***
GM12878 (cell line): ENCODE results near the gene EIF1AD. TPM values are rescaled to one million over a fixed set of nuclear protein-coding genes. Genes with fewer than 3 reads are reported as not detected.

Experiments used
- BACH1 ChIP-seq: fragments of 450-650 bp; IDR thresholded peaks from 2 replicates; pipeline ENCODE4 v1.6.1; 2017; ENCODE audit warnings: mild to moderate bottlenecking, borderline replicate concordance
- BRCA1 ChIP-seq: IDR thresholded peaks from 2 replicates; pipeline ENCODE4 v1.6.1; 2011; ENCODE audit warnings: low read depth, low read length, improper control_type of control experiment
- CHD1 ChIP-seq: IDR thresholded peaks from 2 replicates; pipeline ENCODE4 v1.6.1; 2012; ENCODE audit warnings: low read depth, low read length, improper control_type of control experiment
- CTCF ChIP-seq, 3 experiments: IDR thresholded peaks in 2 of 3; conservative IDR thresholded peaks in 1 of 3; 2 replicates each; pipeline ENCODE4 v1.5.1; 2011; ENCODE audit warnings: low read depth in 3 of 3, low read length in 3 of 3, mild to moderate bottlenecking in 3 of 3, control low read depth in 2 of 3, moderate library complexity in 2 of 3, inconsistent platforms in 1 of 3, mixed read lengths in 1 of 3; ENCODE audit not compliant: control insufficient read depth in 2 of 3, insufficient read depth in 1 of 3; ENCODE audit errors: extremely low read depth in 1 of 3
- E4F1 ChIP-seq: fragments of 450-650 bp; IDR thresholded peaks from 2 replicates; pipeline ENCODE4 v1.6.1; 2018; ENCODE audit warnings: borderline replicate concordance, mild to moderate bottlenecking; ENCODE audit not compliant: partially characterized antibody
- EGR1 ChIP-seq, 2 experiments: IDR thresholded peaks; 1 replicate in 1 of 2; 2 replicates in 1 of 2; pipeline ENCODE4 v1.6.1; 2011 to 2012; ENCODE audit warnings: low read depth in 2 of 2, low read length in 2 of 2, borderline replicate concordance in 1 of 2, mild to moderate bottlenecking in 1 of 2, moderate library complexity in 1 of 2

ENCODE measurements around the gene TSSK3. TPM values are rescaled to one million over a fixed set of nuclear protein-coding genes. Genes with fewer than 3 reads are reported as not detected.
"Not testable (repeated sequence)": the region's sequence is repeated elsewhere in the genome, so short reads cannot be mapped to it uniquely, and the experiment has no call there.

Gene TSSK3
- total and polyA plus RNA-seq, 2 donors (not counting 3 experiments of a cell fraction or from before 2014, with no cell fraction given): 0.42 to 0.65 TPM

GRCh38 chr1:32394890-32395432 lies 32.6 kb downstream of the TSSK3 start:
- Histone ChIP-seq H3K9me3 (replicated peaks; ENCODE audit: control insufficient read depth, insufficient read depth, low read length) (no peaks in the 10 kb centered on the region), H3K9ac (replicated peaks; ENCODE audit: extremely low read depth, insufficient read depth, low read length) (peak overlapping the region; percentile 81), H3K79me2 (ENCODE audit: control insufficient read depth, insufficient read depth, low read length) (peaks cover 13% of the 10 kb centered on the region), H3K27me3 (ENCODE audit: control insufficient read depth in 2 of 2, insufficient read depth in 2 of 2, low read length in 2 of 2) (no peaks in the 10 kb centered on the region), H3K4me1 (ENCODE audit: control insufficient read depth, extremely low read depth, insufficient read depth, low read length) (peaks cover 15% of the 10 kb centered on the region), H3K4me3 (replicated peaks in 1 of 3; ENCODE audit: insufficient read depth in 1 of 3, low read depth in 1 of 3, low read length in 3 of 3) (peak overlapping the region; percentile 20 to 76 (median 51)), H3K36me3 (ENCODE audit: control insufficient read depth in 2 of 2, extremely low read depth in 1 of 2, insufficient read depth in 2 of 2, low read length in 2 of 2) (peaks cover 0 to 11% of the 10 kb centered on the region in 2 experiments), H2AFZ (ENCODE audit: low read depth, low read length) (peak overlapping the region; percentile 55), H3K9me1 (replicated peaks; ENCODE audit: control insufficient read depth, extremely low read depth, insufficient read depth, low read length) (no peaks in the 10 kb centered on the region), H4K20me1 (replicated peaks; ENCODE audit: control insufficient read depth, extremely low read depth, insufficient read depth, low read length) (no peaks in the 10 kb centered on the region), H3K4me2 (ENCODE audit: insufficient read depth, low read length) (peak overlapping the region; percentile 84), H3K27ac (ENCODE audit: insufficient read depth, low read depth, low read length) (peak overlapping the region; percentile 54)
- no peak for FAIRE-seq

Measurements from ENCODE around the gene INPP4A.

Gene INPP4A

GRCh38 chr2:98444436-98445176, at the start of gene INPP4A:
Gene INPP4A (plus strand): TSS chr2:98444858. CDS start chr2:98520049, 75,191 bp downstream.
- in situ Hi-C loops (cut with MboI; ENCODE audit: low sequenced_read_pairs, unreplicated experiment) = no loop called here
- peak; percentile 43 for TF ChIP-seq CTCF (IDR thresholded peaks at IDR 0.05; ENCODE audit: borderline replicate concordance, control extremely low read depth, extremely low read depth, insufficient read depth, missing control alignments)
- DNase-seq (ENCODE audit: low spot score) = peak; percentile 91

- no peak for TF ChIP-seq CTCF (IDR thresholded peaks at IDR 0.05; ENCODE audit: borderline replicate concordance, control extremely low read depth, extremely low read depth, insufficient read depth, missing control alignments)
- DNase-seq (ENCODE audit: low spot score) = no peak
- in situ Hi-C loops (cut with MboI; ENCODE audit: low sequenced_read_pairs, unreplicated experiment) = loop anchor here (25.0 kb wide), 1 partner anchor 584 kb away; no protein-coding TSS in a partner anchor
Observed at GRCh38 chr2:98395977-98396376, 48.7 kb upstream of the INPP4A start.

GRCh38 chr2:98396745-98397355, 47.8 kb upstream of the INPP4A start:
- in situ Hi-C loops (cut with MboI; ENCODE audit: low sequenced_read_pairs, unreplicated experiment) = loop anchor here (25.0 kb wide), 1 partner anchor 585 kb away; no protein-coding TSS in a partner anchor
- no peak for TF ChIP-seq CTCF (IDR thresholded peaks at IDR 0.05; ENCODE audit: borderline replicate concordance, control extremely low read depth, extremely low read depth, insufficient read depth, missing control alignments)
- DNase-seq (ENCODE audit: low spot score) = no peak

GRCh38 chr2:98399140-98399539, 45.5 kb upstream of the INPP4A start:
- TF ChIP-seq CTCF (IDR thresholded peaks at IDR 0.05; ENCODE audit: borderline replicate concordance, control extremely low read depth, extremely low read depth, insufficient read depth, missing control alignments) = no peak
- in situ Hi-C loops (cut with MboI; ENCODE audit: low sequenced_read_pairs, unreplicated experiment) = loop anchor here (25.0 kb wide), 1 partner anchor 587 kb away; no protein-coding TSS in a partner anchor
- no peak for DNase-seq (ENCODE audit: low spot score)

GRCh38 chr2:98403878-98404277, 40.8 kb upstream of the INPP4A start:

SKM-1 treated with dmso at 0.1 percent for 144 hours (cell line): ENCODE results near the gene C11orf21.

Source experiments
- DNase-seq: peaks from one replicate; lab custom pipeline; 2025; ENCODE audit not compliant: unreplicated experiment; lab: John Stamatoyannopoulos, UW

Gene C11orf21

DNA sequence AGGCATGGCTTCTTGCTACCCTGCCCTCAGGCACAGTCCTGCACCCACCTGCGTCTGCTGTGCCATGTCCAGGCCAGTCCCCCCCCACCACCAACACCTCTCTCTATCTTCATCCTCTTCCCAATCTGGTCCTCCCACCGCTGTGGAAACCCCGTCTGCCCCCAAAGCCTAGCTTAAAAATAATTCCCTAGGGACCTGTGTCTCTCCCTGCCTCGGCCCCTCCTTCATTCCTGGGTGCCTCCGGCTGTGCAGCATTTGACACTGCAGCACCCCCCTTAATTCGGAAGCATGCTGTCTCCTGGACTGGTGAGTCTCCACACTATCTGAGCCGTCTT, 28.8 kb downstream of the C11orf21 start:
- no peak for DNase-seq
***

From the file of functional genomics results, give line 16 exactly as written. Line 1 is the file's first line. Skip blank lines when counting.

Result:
Measurements from ENCODE around the gene INPP4A.